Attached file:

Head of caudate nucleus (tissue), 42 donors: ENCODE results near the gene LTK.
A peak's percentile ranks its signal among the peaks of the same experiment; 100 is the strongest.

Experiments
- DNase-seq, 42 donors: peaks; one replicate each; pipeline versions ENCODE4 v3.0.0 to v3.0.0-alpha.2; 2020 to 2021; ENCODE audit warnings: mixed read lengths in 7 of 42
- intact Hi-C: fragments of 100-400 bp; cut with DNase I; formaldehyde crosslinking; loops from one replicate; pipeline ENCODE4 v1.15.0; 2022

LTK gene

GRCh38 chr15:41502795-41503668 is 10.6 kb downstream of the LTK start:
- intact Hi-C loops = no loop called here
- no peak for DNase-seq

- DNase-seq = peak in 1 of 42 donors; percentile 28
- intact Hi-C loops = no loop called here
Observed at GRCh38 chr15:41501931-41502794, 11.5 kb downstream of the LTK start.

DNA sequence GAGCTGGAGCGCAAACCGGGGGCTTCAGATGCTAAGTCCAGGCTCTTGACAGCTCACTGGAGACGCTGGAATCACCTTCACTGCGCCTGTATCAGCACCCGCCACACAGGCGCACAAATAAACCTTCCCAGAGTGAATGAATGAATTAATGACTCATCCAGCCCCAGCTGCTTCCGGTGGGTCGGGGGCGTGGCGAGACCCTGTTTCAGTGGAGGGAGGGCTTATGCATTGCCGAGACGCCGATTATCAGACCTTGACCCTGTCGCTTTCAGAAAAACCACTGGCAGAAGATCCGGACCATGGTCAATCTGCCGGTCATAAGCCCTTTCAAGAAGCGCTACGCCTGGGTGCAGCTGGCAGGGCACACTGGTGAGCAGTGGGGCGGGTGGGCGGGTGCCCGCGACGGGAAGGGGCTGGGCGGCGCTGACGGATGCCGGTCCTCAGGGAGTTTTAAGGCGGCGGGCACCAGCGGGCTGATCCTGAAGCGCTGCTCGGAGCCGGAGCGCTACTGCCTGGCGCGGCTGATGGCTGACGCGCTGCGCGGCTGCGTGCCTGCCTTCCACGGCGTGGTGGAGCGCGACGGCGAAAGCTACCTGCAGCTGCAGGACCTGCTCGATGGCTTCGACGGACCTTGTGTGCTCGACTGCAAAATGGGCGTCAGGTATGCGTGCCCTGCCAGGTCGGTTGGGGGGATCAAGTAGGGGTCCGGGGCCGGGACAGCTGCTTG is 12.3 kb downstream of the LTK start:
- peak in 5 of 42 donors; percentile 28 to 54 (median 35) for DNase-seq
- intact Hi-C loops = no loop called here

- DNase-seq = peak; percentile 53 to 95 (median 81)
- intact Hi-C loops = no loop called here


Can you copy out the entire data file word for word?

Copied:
Head of caudate nucleus (tissue), 42 donors: ENCODE results near the gene LTK.
A peak's percentile ranks its signal among the peaks of the same experiment; 100 is the strongest.

Experiments
- DNase-seq, 42 donors: peaks; one replicate each; pipeline versions ENCODE4 v3.0.0 to v3.0.0-alpha.2; 2020 to 2021; ENCODE audit warnings: mixed read lengths in 7 of 42
- intact Hi-C: fragments of 100-400 bp; cut with DNase I; formaldehyde crosslinking; loops from one replicate; pipeline ENCODE4 v1.15.0; 2022

LTK gene

GRCh38 chr15:41502795-41503668 is 10.6 kb downstream of the LTK start:
- intact Hi-C loops = no loop called here
- no peak for DNase-seq

- DNase-seq = peak in 1 of 42 donors; percentile 28
- intact Hi-C loops = no loop called here
Observed at GRCh38 chr15:41501931-41502794, 11.5 kb downstream of the LTK start.

DNA sequence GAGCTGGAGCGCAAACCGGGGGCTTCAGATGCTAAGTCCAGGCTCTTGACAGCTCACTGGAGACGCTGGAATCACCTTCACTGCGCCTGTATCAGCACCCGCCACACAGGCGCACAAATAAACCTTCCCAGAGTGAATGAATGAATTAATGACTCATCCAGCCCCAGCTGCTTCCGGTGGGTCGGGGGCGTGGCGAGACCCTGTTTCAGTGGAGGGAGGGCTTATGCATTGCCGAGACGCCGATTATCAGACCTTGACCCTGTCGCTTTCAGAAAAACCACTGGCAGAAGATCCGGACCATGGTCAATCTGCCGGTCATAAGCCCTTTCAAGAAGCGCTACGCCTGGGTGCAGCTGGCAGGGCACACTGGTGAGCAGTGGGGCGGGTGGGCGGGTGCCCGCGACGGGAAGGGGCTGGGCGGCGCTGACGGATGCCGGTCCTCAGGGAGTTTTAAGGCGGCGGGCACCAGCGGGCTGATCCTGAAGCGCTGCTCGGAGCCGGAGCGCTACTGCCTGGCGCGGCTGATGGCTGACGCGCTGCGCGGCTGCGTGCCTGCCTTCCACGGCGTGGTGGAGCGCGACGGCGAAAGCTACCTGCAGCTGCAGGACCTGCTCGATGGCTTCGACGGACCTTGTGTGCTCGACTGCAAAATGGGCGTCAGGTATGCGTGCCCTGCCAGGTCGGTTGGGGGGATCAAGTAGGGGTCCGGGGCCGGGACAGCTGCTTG is 12.3 kb downstream of the LTK start:
- peak in 5 of 42 donors; percentile 28 to 54 (median 35) for DNase-seq
- intact Hi-C loops = no loop called here

- DNase-seq = peak; percentile 53 to 95 (median 81)
- intact Hi-C loops = no loop called here